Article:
Lovestone, Jay

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LOVESTONE, JAY (Liebstein, Jacov ; 1897–1990), U.S. Communist Party leader; architect of U.S. organized labor's post-World War ii anti-Communist foreign policy. Lovestone, who was born in Lithuania, was taken to the United States as a child and grew up on New York's Lower East Side.

Lovestone joined the Socialist Party as a youth and was active in that party's left wing. In response to the Bolshevik Revolution, Lovestone was a founder of the Communist Party of America in 1919, which merged with another faction in 1921 to form what became the Communist Party of the United States. He served as its executive secretary from 1927 to 1929. While American Communism's top bureaucrat, Lovestone outlined the notion of "American Exceptionalism," i.e., that the United States did not fit into the general Communist theory. However, he and his theory were reviled and ostracized after Stalin's Comintern declared a "third period" of capitalist crisis and revolutionary upsurge, which included the United States. Following the Stalinization of American Communism, Lovestone formed an opposition Communist Party (later the Independent Labor League) and during the Depression fought Communists in the auto workers' and ladies garment workers' unions. In 1944 Lovestone was chosen to head the Free Trade Union Committee. Thereafter, he guided the American Federation of Labor's anti-Communist foreign policy. He constructed a worldwide intelligence network which, throughout the Cold War era, worked closely with the CIA. When the afl and CIO merged, Lovestone continued his anti-Communist activities within the merged labor movement's Department of International Affairs. In 1963 he became director of the AFLCIO's International Affairs Department (iad), which covertly channeled millions of dollars from the cia to anti-Communist activities internationally, particularly in Latin America. During the 1960s he vigorously supported American military intervention in Cuba, the Dominican Republic, and Vietnam, and opposed the concepts and practitioners of neutralism and revolutionary nationalism. In 1974 he was expelled from the afl-cio when it came to light that he had been connected with the cia.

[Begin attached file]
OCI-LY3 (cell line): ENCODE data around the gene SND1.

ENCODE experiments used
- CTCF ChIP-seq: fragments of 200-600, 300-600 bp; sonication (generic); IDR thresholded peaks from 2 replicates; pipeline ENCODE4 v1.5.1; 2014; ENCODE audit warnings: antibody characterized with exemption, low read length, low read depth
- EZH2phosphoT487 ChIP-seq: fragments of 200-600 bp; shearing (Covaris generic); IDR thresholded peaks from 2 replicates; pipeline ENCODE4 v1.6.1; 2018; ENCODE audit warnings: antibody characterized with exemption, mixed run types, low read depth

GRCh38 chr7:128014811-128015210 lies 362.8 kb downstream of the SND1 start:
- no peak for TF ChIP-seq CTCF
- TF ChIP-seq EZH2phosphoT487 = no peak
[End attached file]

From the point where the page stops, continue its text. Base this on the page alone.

Lens, in: The Nation (July 5, 1965); Draper, American Communism and Soviet Russia (1960); L. Velie, Labor U.S.A. (1959). add. bibliography: T. Morgan, A Covert Life: Jay Lovestone, Communist, Anti-Communist … Spymaster (1999); R. Alexander, The Right Opposition: The Lovestoneites and the International Communist Opposition of the 1930s (1981).

[Kenneth Waltzer /

Ruth Beloff (2nd ed.)]